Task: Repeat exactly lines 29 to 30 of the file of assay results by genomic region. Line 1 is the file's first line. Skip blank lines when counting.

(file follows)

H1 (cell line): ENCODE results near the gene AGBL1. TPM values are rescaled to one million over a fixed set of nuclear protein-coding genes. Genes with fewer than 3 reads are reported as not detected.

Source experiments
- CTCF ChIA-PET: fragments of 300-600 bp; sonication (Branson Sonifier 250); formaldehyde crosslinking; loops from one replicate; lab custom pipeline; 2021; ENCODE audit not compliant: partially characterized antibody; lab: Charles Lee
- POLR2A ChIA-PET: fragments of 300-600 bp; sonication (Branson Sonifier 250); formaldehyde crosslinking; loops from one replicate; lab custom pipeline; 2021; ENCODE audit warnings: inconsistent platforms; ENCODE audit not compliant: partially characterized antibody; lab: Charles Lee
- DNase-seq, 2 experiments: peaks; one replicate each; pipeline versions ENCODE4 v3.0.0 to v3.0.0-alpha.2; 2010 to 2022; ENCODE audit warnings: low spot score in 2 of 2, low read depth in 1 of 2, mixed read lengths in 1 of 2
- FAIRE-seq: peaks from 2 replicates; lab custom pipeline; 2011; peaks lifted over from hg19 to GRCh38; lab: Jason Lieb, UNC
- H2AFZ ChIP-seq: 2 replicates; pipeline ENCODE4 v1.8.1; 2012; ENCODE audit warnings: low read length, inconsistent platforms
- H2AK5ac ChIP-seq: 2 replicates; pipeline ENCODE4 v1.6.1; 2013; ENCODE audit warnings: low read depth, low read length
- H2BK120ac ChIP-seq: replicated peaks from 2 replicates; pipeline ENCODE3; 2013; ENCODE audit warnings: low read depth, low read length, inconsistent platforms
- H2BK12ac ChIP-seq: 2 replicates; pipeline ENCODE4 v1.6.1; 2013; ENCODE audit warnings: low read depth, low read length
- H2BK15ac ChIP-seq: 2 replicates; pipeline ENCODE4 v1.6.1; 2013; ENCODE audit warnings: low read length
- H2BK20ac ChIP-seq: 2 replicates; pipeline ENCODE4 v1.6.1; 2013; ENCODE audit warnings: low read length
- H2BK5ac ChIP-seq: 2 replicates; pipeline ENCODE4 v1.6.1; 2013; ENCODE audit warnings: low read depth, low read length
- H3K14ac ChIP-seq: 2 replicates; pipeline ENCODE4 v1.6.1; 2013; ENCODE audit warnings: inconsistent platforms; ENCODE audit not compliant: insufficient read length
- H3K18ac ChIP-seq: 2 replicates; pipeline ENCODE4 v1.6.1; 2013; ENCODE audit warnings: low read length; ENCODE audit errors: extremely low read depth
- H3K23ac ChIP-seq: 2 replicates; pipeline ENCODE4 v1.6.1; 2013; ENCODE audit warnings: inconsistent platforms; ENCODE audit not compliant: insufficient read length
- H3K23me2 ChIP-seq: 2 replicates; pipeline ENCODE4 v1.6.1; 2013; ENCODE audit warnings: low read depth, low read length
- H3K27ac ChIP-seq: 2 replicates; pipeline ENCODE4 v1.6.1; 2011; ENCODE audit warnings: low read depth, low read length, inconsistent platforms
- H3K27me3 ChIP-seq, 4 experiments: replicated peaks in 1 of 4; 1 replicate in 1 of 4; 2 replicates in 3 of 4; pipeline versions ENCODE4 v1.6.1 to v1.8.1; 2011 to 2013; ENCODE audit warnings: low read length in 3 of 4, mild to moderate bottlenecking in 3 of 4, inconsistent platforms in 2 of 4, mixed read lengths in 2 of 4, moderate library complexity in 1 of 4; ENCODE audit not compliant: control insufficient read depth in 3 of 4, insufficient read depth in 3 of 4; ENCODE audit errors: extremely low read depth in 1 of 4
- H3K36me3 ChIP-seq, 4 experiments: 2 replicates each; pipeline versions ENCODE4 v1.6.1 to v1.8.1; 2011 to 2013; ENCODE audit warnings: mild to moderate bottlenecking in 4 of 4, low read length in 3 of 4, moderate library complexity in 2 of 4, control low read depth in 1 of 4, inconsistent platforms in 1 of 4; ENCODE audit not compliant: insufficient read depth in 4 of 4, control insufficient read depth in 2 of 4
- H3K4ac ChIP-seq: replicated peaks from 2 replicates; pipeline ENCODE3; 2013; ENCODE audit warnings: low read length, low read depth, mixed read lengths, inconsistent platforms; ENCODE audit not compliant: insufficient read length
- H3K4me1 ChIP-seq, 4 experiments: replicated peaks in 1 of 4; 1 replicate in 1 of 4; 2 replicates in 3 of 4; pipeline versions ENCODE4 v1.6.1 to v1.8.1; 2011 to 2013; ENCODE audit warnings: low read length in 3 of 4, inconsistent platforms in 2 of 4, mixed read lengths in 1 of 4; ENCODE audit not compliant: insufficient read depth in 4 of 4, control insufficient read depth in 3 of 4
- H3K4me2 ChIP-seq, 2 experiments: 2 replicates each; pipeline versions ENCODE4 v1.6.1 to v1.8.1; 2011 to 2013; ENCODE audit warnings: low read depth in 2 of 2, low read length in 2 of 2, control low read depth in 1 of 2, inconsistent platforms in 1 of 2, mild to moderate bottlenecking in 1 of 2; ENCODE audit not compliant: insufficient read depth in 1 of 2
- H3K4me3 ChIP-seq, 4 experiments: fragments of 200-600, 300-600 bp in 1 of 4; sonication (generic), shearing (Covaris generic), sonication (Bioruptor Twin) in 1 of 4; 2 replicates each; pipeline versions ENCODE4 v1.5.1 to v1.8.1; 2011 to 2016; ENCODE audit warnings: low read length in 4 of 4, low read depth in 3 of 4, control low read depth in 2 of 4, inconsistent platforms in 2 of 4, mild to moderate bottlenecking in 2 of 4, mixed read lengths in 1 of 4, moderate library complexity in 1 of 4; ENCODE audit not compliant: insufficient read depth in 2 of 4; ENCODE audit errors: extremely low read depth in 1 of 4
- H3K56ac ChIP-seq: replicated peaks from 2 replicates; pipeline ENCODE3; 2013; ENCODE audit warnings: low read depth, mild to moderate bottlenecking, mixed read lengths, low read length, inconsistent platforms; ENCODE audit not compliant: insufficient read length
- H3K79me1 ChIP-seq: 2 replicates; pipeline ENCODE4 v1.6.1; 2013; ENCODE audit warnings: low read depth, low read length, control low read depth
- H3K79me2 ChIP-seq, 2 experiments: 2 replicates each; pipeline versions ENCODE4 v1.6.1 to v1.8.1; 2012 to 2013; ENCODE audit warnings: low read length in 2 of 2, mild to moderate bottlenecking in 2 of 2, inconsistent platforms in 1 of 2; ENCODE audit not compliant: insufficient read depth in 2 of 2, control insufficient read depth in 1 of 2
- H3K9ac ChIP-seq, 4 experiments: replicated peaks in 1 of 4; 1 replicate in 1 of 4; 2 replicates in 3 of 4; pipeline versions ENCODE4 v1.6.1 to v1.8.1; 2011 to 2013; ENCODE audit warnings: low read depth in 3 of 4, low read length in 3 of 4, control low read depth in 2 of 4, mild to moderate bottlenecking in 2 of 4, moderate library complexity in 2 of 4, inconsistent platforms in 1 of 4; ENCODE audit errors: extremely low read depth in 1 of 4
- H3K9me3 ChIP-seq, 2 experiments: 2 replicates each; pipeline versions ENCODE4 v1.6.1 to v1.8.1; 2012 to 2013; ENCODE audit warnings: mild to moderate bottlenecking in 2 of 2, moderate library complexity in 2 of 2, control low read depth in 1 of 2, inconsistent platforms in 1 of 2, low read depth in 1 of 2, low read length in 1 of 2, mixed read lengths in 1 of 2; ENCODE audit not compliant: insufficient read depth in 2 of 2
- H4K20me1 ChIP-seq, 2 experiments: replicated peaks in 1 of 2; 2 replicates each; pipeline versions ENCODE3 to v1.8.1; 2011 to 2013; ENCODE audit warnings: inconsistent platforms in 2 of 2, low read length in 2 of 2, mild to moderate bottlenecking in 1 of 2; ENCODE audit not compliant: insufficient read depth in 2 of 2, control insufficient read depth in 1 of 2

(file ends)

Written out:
- H3K9me3 ChIP-seq, 2 experiments: 2 replicates each; pipeline versions ENCODE4 v1.6.1 to v1.8.1; 2012 to 2013; ENCODE audit warnings: mild to moderate bottlenecking in 2 of 2, moderate library complexity in 2 of 2, control low read depth in 1 of 2, inconsistent platforms in 1 of 2, low read depth in 1 of 2, low read length in 1 of 2, mixed read lengths in 1 of 2; ENCODE audit not compliant: insufficient read depth in 2 of 2
- H4K20me1 ChIP-seq, 2 experiments: replicated peaks in 1 of 2; 2 replicates each; pipeline versions ENCODE3 to v1.8.1; 2011 to 2013; ENCODE audit warnings: inconsistent platforms in 2 of 2, low read length in 2 of 2, mild to moderate bottlenecking in 1 of 2; ENCODE audit not compliant: insufficient read depth in 2 of 2, control insufficient read depth in 1 of 2